Saturday, September 30

Saturday, September 30

LOST OPPORTUNITY Repealing Obamacare gets more complicated Republican disunity has again set back efforts to repeal the Affordable Care Act. Special budget provisions used to speed through the proposed legislation expire today. Despite controlling the Senate 52-48, the opposition of four Republican senators forced the vote to be postponed. Republicans had hoped to pass the bill using

LOST OPPORTUNITY

Repealing Obamacare gets more complicated

Republican Senate Majority Leader Mitch McConnell holds a press conference

Photo: AP/J. Scott Applewhite

Republican disunity has again set back efforts to repeal the Affordable Care Act. Special budget provisions used to speed through the proposed legislation expire today.

Despite controlling the Senate 52-48, the opposition of four Republican senators forced the vote to be postponed. Republicans had hoped to pass the bill using the reconciliation instructions, which allow a bill to be passed with 51, instead of the usually required 60, votes.

Health care stocks surged following news of the bill’s sidelining. Hospital operators and insurers are concerned about reduced funding for Medicaid – the publicly funded health care system – with proposed cuts of $772 billion over 10 years and a rise in the number of uninsured Americans from 26 million to 49 million.

The expansion of Medicaid under Obama and the increase in insurance coverage saw health insurers pocket an extra $13.1 billion in 2016, up 46% from 2015.

Moving forward, President Trump has declared his intention to work with Democrats to pass a bill by early next year. Should that fail, Republicans can pass a new set of reconciliation instructions. In either case, compromises will have to be made before a new deal can manifest.

KICK OFF!

The AFL grand final is quite the spectacle…in Australia

AFL Grand Final

Photo: The Age

Australia stops to witness the Australian Football League (AFL) grand final between the Richmond Tigers and Adelaide Crows at the Melbourne Cricket Ground.

As one of the biggest days in the country’s sporting calendar, the match is expected to fill the MCG’s 100,000 seats. Neither team has won a premiership for at least 19 years, and none of the players have ever played a final. First on the ladder, the impressively offensive Crows are tipped to win. In third, the Tigers have dominated in defence, but their having historically finished below the fifth lends today a sense of destiny.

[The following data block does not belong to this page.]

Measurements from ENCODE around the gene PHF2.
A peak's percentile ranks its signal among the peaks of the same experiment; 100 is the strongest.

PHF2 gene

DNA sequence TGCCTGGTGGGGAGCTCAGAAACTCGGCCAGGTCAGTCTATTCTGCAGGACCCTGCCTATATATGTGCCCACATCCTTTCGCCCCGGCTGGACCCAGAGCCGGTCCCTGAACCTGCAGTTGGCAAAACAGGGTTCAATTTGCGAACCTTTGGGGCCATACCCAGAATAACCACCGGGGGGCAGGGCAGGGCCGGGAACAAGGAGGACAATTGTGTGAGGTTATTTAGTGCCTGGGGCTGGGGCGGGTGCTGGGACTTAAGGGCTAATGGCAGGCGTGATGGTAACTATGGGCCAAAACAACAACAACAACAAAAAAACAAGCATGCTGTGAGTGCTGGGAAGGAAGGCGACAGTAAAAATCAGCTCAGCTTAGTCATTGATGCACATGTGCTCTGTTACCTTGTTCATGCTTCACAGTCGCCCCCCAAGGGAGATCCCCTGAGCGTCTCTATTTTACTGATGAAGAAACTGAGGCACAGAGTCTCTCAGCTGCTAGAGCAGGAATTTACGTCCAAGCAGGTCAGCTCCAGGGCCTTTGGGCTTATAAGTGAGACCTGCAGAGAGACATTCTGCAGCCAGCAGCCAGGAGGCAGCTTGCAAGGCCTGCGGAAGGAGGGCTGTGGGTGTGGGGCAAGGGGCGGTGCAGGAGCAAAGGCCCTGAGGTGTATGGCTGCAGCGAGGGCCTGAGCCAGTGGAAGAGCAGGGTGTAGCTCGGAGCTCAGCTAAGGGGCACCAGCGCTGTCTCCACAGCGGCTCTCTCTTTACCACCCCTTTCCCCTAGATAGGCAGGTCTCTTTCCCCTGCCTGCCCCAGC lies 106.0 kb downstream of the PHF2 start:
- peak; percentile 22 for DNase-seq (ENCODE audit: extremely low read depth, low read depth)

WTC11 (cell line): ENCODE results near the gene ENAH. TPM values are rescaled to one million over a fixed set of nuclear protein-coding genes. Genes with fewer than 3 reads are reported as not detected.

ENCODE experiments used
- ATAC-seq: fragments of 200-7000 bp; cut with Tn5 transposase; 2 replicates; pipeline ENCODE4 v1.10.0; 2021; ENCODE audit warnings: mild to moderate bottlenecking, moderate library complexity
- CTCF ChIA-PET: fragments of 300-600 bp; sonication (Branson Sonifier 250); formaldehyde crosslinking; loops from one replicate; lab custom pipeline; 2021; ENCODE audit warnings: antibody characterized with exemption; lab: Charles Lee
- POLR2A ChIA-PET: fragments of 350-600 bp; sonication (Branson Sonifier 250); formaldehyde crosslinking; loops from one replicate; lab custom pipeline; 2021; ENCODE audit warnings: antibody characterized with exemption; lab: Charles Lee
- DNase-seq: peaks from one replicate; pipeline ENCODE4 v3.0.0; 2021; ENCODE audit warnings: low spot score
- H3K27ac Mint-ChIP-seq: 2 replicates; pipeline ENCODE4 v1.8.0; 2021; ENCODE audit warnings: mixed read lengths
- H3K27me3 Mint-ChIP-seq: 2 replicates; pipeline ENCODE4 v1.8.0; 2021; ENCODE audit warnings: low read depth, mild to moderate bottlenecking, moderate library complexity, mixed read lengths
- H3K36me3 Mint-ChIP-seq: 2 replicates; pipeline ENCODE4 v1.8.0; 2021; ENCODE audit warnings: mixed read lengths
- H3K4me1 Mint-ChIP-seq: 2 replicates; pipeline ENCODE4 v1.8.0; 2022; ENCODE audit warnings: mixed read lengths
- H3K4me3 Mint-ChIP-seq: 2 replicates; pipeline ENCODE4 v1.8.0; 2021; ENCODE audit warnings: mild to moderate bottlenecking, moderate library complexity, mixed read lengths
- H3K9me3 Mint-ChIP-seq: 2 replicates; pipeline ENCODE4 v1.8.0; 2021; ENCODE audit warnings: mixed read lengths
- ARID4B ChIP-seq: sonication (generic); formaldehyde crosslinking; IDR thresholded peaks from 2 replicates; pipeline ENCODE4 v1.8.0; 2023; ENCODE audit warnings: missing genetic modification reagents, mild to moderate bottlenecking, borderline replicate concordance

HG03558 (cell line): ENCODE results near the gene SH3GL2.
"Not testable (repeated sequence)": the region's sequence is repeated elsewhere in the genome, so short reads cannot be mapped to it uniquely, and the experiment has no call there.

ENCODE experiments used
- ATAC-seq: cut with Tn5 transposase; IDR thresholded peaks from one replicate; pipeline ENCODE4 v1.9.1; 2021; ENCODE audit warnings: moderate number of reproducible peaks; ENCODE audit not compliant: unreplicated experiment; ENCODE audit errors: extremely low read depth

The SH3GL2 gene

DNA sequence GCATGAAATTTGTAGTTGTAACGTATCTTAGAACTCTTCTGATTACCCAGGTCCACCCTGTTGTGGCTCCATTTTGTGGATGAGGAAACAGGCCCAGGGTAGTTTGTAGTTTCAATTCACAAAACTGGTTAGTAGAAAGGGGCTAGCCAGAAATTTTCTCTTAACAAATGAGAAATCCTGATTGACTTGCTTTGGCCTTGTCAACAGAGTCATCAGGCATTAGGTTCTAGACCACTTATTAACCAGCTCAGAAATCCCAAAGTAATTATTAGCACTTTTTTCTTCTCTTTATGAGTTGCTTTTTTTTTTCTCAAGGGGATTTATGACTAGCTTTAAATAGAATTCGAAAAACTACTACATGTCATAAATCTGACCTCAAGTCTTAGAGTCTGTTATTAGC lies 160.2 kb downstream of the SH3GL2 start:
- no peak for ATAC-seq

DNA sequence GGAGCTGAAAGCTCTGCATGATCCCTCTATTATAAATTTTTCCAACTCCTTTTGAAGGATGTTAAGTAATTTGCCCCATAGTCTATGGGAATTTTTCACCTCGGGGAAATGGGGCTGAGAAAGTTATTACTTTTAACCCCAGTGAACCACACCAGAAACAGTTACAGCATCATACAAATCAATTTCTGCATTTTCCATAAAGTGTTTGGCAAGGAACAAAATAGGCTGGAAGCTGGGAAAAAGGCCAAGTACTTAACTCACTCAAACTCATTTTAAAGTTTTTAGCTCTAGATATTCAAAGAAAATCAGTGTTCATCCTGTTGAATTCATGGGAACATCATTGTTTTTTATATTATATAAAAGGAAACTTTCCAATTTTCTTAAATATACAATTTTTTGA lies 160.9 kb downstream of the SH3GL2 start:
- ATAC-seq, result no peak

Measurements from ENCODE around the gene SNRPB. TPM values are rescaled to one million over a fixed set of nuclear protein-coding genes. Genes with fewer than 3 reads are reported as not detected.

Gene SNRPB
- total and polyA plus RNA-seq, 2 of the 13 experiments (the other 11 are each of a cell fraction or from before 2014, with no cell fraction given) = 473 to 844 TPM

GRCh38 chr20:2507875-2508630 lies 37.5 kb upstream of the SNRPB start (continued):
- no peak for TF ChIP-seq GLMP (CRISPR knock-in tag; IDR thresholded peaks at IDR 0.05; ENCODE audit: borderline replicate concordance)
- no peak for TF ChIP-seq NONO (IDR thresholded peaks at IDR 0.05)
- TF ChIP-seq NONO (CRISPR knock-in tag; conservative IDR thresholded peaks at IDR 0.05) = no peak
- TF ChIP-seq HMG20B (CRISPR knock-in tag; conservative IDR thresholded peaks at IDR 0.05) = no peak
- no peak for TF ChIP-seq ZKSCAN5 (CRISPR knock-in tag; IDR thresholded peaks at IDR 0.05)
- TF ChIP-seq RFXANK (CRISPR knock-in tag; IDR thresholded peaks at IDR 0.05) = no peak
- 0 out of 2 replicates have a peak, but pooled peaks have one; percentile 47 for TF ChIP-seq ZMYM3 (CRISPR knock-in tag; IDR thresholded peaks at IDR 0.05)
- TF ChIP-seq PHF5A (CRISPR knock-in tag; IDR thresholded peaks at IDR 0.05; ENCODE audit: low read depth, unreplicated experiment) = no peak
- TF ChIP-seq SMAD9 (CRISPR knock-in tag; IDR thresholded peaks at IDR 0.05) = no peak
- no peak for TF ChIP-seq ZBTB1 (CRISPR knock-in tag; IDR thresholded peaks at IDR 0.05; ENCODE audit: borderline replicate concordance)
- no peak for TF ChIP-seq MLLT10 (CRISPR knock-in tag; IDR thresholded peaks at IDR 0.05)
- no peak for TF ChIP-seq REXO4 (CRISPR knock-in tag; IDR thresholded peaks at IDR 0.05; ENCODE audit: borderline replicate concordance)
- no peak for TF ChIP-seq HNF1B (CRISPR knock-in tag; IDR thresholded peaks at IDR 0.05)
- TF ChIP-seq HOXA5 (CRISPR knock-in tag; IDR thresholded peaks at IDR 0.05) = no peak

Despite domestic popularity, AFL’s  growth internationally has suffered for many reasons including the lack of revenue to spend on promotion, low emigration rates, and difficulties breaking into Asian markets. Having just hosted the International Cup with 18 countries including Ireland and Papua New Guinea, the skill gap between Australia and the world remains the sport’s biggest challenge.

NEO-NAZIS DEMONSTRATE

Sweden’s Nordic Resistance Movement marches on Yom Kippur

Sweden’s Nordic Resistance Movement demonstrates

Photo: Janerik Henriksson/TT

Today on the Jewish holy day of Yom Kippur, the Nordic Resistance Movement (NRM) a Swedish neo-Nazi group, is set to march in Gothenburg.

Dubbed “Revolt against the traitors”, the march aims to protest Sweden’s acceptance of refugees, which peaked in 2015 when 160,000 crossed the border fleeing Syria, Iraq, and Afghanistan among others. Initially planned to pass a synagogue, a court ruling has rerouted the demonstration amidst an outcry by concerned local faith leaders. Existing on the political fringe for decades, the NRM has capitalised on the far-right Sweden Democratic Party’s 49-seat-grip out of the national legislature’s 349 seats.

Energised by the wave of populist discontent towards immigration, economic hardship, and terrorism, Scandinavia has witnessed the growth of far-right movements. Facing tougher asylum laws and anti-migrant sentiment, over 4000 refugees withdrew their applications to the historically progressive and socially liberal Sweden. This has been largely replicated in the US as the recent white supremacist protests in Charlottesville demonstrate.

Still reeling from the Stockholm truck attack in April, and with 40% of the public seriously concerned about immigration, Swedish leaders like those in other Scandinavian countries, are adapting to this new reality.

HAPPENING ELSEWHERE…

China’s bitcoin crackdown, EU agencies leaving Britain

Authorities in China are claimping down on Bitcoin exchanges

Photo: Reuters/Bobby Yip

One of China’s top Bitcoin exchanges, BTC China, will cease trading today. BTC is the first cryptocurrency exchange to close after financial authorities in Beijing ordered all such platforms to shut down. Bitcoin is “increasingly used as a tool in criminal activities”, according to a website set up by central bank authorities in China. Bitcoin trades could also be used to dodge Beijing’s tightening rules on money leaving the country—known as capital flight.

The European Commission will publish a report assessing 19 bids from EU cities to host the relocated European Medicines Agency. The EMA, responsible for approving new drugs and medical treatments, is currently based in London but must leave the UK post-Brexit. Bids from Dublin, Amsterdam and Stockholm are considered favourites. The EMA is one of a number of EU agencies that must be moved due to Brexit—the other major one is the European Banking Authority.

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